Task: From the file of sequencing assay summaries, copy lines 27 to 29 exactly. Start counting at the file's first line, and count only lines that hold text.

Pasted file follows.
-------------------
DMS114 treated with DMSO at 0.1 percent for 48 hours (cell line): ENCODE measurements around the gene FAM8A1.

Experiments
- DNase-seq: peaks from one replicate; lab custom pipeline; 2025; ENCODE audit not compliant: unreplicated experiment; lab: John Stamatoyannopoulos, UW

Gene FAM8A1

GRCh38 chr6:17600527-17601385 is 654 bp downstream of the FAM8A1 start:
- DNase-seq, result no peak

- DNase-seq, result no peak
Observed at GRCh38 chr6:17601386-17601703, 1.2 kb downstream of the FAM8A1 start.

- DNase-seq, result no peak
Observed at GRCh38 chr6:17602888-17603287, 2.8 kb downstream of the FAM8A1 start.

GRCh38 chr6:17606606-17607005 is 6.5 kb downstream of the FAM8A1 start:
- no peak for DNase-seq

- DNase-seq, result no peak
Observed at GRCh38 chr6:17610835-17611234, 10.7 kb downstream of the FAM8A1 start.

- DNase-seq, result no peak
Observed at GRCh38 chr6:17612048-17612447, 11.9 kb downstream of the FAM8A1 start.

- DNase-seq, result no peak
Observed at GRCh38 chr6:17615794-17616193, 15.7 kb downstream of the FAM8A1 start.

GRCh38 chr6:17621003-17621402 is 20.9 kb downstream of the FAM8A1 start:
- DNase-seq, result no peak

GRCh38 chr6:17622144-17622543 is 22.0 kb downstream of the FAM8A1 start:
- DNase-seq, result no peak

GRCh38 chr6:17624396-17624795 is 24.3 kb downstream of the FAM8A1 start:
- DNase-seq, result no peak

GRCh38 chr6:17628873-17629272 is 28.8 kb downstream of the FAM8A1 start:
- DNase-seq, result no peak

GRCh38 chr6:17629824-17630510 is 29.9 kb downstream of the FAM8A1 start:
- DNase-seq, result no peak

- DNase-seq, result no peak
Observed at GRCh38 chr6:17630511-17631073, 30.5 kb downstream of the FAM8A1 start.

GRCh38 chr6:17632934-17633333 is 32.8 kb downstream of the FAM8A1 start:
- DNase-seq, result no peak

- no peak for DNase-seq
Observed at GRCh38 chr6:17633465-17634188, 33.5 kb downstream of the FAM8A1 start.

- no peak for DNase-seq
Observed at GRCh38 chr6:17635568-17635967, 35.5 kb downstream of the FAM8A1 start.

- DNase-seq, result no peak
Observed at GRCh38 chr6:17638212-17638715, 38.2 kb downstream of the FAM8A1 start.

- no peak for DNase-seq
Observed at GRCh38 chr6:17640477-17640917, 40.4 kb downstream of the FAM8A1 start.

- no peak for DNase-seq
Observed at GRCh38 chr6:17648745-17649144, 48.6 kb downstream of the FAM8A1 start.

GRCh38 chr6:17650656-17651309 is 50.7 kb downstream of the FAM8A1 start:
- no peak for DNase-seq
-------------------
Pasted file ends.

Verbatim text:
GRCh38 chr6:17629824-17630510 is 29.9 kb downstream of the FAM8A1 start:
- DNase-seq, result no peak

- DNase-seq, result no peak